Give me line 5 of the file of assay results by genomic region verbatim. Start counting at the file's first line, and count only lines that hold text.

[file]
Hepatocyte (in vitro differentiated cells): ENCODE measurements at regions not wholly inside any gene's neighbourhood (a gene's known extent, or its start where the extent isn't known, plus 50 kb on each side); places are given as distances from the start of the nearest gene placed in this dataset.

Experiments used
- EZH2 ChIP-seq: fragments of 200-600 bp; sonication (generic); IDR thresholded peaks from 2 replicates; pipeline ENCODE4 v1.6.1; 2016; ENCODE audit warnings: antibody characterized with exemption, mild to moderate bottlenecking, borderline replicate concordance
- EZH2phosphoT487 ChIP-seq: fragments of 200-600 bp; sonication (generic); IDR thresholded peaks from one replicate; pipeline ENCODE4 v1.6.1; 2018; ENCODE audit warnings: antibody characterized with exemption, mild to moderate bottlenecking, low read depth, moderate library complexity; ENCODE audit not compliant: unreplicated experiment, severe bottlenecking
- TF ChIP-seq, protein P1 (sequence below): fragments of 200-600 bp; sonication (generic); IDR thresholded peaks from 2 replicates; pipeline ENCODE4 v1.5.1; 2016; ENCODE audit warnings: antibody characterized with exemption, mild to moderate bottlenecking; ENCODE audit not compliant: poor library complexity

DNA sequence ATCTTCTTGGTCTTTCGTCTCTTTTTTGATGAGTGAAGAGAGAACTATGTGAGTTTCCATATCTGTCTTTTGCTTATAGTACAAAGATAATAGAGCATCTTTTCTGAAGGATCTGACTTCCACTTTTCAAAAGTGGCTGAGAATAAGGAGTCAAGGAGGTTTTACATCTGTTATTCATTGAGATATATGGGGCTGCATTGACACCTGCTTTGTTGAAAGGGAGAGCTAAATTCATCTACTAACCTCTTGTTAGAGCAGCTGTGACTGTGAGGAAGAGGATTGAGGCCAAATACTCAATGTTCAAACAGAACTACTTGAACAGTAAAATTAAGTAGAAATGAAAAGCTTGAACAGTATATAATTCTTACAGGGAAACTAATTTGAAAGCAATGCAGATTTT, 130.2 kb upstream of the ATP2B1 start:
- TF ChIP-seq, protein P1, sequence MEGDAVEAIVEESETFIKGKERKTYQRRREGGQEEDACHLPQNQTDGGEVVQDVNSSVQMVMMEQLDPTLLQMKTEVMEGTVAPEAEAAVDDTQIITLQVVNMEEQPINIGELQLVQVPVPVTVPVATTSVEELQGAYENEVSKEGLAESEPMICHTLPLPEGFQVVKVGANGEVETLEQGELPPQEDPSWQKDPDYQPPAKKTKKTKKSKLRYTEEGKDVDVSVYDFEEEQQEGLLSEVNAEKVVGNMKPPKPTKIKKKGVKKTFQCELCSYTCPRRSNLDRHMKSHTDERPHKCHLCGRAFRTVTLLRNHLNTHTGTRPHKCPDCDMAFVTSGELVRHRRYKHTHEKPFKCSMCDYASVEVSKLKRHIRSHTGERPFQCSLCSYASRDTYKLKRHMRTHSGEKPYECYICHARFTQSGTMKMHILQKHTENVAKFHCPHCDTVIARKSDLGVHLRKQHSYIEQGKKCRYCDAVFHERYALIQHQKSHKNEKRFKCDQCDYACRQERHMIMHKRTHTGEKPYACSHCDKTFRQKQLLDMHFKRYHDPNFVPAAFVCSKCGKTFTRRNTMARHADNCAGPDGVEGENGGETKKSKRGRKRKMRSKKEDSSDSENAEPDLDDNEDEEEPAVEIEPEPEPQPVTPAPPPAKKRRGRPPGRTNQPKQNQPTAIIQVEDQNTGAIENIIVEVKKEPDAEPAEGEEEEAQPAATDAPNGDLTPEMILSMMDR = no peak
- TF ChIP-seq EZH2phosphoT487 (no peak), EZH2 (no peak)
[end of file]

- TF ChIP-seq, protein P1 (sequence below): fragments of 200-600 bp; sonication (generic); IDR thresholded peaks from 2 replicates; pipeline ENCODE4 v1.5.1; 2016; ENCODE audit warnings: antibody characterized with exemption, mild to moderate bottlenecking; ENCODE audit not compliant: poor library complexity